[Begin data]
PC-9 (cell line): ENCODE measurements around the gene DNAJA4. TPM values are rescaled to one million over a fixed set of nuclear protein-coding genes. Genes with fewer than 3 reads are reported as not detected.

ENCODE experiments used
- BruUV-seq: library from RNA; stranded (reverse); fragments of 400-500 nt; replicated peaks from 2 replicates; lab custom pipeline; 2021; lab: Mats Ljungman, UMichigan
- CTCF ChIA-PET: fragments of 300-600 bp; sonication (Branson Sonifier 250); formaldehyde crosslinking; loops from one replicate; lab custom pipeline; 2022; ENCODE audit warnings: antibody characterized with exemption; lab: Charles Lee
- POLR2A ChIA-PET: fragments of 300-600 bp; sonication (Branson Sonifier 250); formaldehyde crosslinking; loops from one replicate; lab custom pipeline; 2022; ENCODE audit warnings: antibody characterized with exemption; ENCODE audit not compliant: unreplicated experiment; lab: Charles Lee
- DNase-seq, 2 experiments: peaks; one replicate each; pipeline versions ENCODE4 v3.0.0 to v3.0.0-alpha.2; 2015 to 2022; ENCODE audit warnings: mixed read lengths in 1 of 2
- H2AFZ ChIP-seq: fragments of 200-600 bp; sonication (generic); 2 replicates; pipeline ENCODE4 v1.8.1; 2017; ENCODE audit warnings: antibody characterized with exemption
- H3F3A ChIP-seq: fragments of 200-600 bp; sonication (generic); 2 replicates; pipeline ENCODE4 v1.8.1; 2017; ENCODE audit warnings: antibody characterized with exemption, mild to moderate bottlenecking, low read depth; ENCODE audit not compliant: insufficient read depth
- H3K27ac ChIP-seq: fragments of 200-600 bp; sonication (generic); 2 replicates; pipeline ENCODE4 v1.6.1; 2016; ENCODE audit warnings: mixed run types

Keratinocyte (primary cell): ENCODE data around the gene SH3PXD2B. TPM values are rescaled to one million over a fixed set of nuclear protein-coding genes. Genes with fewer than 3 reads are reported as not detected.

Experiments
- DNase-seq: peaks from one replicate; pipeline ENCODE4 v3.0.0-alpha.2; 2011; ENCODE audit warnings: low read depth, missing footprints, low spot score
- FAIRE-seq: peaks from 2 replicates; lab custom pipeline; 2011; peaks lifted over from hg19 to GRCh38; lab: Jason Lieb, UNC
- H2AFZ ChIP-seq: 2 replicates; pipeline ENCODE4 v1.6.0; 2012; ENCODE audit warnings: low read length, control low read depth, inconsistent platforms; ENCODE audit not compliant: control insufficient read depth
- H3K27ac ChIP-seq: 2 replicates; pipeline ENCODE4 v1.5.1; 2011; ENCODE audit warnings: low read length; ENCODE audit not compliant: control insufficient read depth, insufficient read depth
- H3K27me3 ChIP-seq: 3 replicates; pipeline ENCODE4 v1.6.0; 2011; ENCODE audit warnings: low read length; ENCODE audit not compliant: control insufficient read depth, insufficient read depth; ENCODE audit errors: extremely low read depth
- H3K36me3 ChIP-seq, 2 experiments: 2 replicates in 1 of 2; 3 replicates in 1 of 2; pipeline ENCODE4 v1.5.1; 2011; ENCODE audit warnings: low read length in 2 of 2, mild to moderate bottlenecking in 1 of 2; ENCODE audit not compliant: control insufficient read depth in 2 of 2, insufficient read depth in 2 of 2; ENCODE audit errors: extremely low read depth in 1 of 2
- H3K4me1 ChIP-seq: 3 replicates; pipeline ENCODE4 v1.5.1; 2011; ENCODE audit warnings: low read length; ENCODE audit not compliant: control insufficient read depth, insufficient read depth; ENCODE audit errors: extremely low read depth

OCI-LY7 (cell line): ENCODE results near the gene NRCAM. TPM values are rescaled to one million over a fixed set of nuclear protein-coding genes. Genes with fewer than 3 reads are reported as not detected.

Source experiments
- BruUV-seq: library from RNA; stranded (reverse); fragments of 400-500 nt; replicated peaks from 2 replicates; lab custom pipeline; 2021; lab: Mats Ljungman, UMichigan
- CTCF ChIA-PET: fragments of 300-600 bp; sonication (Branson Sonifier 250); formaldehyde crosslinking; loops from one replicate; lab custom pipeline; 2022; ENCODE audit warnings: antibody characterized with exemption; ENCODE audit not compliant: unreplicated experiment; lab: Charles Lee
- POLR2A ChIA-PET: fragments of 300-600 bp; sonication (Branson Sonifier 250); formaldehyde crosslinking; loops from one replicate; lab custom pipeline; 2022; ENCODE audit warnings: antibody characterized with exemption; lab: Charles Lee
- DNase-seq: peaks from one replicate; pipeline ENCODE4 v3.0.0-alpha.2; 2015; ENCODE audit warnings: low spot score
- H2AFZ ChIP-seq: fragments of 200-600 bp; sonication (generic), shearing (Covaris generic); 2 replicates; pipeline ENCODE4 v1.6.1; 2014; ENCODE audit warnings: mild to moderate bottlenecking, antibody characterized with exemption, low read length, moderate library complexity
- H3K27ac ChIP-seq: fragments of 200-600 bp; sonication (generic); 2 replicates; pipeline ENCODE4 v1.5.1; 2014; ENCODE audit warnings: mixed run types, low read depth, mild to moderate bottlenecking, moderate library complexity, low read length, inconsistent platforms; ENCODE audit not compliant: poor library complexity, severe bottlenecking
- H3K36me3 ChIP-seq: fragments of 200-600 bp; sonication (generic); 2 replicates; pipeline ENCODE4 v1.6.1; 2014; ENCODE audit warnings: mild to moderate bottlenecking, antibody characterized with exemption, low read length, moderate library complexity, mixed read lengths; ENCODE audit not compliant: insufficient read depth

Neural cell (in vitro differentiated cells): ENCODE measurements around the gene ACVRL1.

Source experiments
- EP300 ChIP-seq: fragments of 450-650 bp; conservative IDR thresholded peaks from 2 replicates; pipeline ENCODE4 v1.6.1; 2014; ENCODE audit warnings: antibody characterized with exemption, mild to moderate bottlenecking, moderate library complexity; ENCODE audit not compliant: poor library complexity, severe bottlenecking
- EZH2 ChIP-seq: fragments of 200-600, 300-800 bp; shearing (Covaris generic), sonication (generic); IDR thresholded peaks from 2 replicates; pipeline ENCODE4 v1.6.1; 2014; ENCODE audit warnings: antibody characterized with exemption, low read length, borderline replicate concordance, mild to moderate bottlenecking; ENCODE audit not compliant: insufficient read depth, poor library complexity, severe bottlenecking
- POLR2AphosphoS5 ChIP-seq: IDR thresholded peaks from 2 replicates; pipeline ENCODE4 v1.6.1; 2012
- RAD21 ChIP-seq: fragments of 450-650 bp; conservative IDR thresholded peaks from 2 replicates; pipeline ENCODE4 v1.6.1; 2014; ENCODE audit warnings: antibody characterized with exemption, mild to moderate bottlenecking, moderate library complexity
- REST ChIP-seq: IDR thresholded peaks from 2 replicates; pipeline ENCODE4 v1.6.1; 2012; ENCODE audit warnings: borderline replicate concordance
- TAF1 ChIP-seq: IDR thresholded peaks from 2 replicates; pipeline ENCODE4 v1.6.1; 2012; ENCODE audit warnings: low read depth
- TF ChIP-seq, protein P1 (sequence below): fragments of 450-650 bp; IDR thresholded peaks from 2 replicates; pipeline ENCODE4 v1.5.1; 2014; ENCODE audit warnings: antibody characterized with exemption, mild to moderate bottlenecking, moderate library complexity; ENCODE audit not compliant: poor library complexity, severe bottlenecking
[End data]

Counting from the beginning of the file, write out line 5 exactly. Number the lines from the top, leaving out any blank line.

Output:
- POLR2A ChIA-PET: fragments of 300-600 bp; sonication (Branson Sonifier 250); formaldehyde crosslinking; loops from one replicate; lab custom pipeline; 2022; ENCODE audit warnings: antibody characterized with exemption; ENCODE audit not compliant: unreplicated experiment; lab: Charles Lee